“Is this a joke?” said the twenty-something guy with the hipster glasses walking out of church a couple weeks ago. “Victor Wooten? THE VICTOR WOOTEN is coming here? To a CHURCH? To THIS CHURCH?

It was true.

Hmm, I thought, watching him chuckle and shake his head in amazement. I better find out who Victor Wooten is.

If you’re a life long Victor Wooten fan, please forgive my ignorance and don’t hate me for writing about him- me, an electric bass know-nothing. Heck, a music know-nothing! I spent my afternoon yesterday sitting in a pew, watching him and listening to him and I still don’t know anything about how to play the bass guitar, but I just might just become a Victor Wooten evangelist because the wisdom he shared during those two hours?



There was a holiness in the room, from his words and from his music and from the awe of the audience who would break into laughter in the middle of his playing, just because what he could make the guitar do BLEW THEIR MINDS!

A holiness in the room?, you say? Really? 

When I first saw our promotional poster above, with Victor holding out his guitar as if offering it up for a blessing, I wondered what he might be like. All I knew is what our senior minister, Dr. Jim Dant, had told us: Wooten is an electric bass virtuoso with five Grammy awards to his credit, he’s the bassist for Bela Fleck and the Flecktones, and he’s done at least one great Ted talk which our kindergarten teachers used as they prepared to begin the new year, (huh?) oh, and he’s written a book, The Music Lesson: A Spiritual Search for Growth Through Music. Jim is taking bass guitar lessons from musician and teacher Shannon Hoover, and when he heard that Wooten was coming through town, Jim finagled a way to get to meet and maybe even jam with his hero! And to share him with all of us! Even with music know-nothings like me.

But holiness in the room? I hear your skepticism (unless you know Victor Wooten, in which case you might not be surprised.)

If you watch the Ted talk, you might understand what I’m talking about, but let me share a little about what I heard him say, what made it holy, at least for me.

Or maybe I should start about what I saw him do, before he’d even put the unnamedmicrophone on, before the whole thing even started. He walked into the audience and started introducing himself and shaking hands. And letting people take photos with him. Again and again and again. There is something holy about getting to watch kids and adults who work so hard at playing an instrument meet their heroes, to see them as they describe how much his work means to them. To hear Victor ask them about their playing and how it’s going. To see their mutual love of a task that’s difficult and beautiful.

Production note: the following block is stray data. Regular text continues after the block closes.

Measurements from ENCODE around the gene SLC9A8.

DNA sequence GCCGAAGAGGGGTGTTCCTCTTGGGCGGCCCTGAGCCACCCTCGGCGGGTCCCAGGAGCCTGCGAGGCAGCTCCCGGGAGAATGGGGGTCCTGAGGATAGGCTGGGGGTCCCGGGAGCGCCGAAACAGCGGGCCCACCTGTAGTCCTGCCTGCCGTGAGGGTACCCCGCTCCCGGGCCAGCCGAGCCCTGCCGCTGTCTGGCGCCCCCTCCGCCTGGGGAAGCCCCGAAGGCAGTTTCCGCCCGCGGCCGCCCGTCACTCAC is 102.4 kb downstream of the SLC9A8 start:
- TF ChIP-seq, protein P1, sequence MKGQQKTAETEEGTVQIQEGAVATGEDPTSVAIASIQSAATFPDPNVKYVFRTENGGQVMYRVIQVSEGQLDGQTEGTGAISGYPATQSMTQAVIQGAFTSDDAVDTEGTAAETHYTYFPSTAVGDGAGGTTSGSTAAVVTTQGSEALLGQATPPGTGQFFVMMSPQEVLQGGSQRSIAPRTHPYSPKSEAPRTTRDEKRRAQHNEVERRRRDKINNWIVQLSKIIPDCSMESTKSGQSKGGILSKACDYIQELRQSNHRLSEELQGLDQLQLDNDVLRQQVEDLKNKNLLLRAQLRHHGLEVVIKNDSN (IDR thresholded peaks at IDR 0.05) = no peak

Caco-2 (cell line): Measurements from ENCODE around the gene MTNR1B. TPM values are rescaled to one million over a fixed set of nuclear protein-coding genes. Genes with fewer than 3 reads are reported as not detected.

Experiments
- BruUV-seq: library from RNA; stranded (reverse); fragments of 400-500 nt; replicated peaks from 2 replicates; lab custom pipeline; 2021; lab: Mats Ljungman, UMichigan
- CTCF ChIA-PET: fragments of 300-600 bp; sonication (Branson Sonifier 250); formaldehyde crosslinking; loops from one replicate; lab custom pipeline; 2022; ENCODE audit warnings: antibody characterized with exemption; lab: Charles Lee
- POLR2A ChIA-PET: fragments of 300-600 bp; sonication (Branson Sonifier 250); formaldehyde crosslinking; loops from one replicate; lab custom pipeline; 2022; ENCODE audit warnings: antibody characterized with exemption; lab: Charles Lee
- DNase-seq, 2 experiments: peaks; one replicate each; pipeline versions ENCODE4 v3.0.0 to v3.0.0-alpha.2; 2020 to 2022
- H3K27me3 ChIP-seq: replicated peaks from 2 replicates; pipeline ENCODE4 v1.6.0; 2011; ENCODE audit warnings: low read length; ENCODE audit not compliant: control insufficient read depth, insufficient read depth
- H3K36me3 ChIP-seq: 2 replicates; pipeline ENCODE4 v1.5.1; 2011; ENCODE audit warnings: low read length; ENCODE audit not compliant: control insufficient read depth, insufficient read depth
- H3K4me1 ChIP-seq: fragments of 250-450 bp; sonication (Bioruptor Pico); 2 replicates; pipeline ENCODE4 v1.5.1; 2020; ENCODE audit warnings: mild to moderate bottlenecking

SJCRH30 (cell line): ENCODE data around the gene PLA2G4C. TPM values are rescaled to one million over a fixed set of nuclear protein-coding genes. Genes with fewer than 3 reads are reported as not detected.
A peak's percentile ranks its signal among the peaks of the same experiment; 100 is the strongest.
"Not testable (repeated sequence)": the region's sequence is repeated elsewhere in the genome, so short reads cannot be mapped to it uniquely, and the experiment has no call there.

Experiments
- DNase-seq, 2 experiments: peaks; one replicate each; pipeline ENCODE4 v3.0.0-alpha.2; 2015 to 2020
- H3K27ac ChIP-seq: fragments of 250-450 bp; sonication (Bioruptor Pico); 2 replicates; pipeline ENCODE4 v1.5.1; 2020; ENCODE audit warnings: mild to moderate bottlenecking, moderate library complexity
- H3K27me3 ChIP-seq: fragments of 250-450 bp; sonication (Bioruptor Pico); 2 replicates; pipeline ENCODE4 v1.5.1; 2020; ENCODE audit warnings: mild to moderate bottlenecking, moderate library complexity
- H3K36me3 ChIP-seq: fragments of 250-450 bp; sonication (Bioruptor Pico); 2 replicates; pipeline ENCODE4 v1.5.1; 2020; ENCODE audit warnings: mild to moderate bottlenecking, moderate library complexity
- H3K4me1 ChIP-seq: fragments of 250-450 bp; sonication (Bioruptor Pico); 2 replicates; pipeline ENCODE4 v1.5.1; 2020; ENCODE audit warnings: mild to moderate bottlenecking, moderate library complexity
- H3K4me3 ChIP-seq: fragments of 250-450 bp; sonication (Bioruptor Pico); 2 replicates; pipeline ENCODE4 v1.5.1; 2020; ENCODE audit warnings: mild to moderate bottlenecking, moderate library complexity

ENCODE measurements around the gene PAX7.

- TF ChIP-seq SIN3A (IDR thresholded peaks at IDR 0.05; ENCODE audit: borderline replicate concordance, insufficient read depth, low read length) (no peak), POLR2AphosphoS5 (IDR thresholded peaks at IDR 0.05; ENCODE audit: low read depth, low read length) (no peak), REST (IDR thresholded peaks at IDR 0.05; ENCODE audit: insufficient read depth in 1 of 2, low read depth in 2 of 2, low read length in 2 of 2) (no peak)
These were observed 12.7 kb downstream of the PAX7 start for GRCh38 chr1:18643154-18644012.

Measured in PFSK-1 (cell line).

So Victor Wooten played, with a long line of others and with Shannon and by himself. He played and everyone sat mesmerized, lost in it and found in it at the same time. And he talked. He shared how he was born into music and how he sees music as a language and what that means for people teaching it and learning it. And he took questions from the audience, including one student who was so nervous that he wrote out his question on an index card and read it aloud. He might have been nervous to talk to his hero, but the kid was BRAVE, because when Victor asked him if he had his guitar with him and would he join him onstage so he could really understand what the kid was saying, he picked up his guitar and let Victor help him, for a good while, in front of everybody. But I guess that’s what a master class is all about.

Here are some of the things Victor said over the two hours: (It was so powerful that I started taking notes!)

*The bass is an instrument of service.

*Learn to make the audience clap for someone else.

*Learn to listen to those playing around you. If you have no one to play with, make an imaginary friend in your mind and listen to him.

*Listen first, and then partake!

*As a baby learning to speak English, when you said something wrong, your parents didn’t say “that’s not the word for blanket.” No! They started saying “blankee” and clapping their hands for you, cheering you on. You didn’t have to learn some words perfectly before you moved on to other words. No. You got to jam with the professionals right from the start.

There was so much richness there. It’s got me thinking about how his wisdom can be applied to my little corner of the world, to my work, to my self. I’m thinking about my own hesitance to “play” in my writing. Sometimes I want to have figured out how a piece is going to turn out and where it’s going to go (the arc of the story) before I even start writing. Victor would probably say, jump in! Don’t be afraid of mistakes or going down wrong turns. Get in it! Feel it and listen to it and see where it takes you.

And I’m thinking about Godly Play, the form of Christian nurture that we use with kids at my church. I bet Victor would like it. It’s about jumping into the sacred stories, trying out the language of the faith freely, without being told the ONE TRUE WAY to interpret a story. It’s about faith, that the Holy Spirit will lead us if we open ourselves and LISTEN.

Listen. Serve. Jump in.

It sounds like Someone else I know!


*Many thanks to Wesley Smith, for the awesome feature photo of Victor Wooten playing at First Baptist Greenville. Thank you, Wesley!